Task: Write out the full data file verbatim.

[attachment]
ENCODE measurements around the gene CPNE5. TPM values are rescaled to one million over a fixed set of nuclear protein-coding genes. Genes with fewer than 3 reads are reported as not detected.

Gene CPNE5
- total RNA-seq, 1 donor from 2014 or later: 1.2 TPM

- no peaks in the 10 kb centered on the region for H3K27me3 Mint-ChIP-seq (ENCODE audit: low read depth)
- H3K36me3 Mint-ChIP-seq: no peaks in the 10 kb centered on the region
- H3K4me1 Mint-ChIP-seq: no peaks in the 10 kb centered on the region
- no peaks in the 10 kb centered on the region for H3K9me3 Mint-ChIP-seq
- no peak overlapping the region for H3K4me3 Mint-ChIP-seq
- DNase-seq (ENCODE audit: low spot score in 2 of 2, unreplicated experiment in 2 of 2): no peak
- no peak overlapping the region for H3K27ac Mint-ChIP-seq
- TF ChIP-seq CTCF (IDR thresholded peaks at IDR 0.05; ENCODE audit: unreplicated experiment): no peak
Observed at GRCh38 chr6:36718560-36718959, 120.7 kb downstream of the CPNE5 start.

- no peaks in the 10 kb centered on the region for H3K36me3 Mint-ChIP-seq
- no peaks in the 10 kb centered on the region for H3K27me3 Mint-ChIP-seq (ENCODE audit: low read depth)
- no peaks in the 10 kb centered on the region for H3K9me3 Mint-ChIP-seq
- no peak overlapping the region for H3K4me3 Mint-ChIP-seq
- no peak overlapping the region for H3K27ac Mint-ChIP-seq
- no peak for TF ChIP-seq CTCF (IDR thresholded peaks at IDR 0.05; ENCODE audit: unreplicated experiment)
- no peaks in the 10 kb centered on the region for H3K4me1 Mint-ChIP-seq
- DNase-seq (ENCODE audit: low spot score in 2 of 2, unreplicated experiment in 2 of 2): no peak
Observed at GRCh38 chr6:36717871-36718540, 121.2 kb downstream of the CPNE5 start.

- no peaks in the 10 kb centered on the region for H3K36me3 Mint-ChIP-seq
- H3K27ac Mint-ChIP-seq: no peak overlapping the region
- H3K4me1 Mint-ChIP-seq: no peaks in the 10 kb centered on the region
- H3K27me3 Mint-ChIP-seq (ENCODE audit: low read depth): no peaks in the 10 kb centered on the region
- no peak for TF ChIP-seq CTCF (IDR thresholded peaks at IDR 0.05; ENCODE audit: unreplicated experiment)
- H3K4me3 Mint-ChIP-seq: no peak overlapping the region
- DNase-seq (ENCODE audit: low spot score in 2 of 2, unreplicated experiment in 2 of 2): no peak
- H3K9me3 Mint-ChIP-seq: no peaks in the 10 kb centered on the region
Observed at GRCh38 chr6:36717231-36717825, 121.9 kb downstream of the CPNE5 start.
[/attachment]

ENCODE measurements around the gene CPNE5. TPM values are rescaled to one million over a fixed set of nuclear protein-coding genes. Genes with fewer than 3 reads are reported as not detected.

Gene CPNE5
- total RNA-seq, 1 donor from 2014 or later: 1.2 TPM

- no peaks in the 10 kb centered on the region for H3K27me3 Mint-ChIP-seq (ENCODE audit: low read depth)
- H3K36me3 Mint-ChIP-seq: no peaks in the 10 kb centered on the region
- H3K4me1 Mint-ChIP-seq: no peaks in the 10 kb centered on the region
- no peaks in the 10 kb centered on the region for H3K9me3 Mint-ChIP-seq
- no peak overlapping the region for H3K4me3 Mint-ChIP-seq
- DNase-seq (ENCODE audit: low spot score in 2 of 2, unreplicated experiment in 2 of 2): no peak
- no peak overlapping the region for H3K27ac Mint-ChIP-seq
- TF ChIP-seq CTCF (IDR thresholded peaks at IDR 0.05; ENCODE audit: unreplicated experiment): no peak
Observed at GRCh38 chr6:36718560-36718959, 120.7 kb downstream of the CPNE5 start.

- no peaks in the 10 kb centered on the region for H3K36me3 Mint-ChIP-seq
- no peaks in the 10 kb centered on the region for H3K27me3 Mint-ChIP-seq (ENCODE audit: low read depth)
- no peaks in the 10 kb centered on the region for H3K9me3 Mint-ChIP-seq
- no peak overlapping the region for H3K4me3 Mint-ChIP-seq
- no peak overlapping the region for H3K27ac Mint-ChIP-seq
- no peak for TF ChIP-seq CTCF (IDR thresholded peaks at IDR 0.05; ENCODE audit: unreplicated experiment)
- no peaks in the 10 kb centered on the region for H3K4me1 Mint-ChIP-seq
- DNase-seq (ENCODE audit: low spot score in 2 of 2, unreplicated experiment in 2 of 2): no peak
Observed at GRCh38 chr6:36717871-36718540, 121.2 kb downstream of the CPNE5 start.

- no peaks in the 10 kb centered on the region for H3K36me3 Mint-ChIP-seq
- H3K27ac Mint-ChIP-seq: no peak overlapping the region
- H3K4me1 Mint-ChIP-seq: no peaks in the 10 kb centered on the region
- H3K27me3 Mint-ChIP-seq (ENCODE audit: low read depth): no peaks in the 10 kb centered on the region
- no peak for TF ChIP-seq CTCF (IDR thresholded peaks at IDR 0.05; ENCODE audit: unreplicated experiment)
- H3K4me3 Mint-ChIP-seq: no peak overlapping the region
- DNase-seq (ENCODE audit: low spot score in 2 of 2, unreplicated experiment in 2 of 2): no peak
- H3K9me3 Mint-ChIP-seq: no peaks in the 10 kb centered on the region
Observed at GRCh38 chr6:36717231-36717825, 121.9 kb downstream of the CPNE5 start.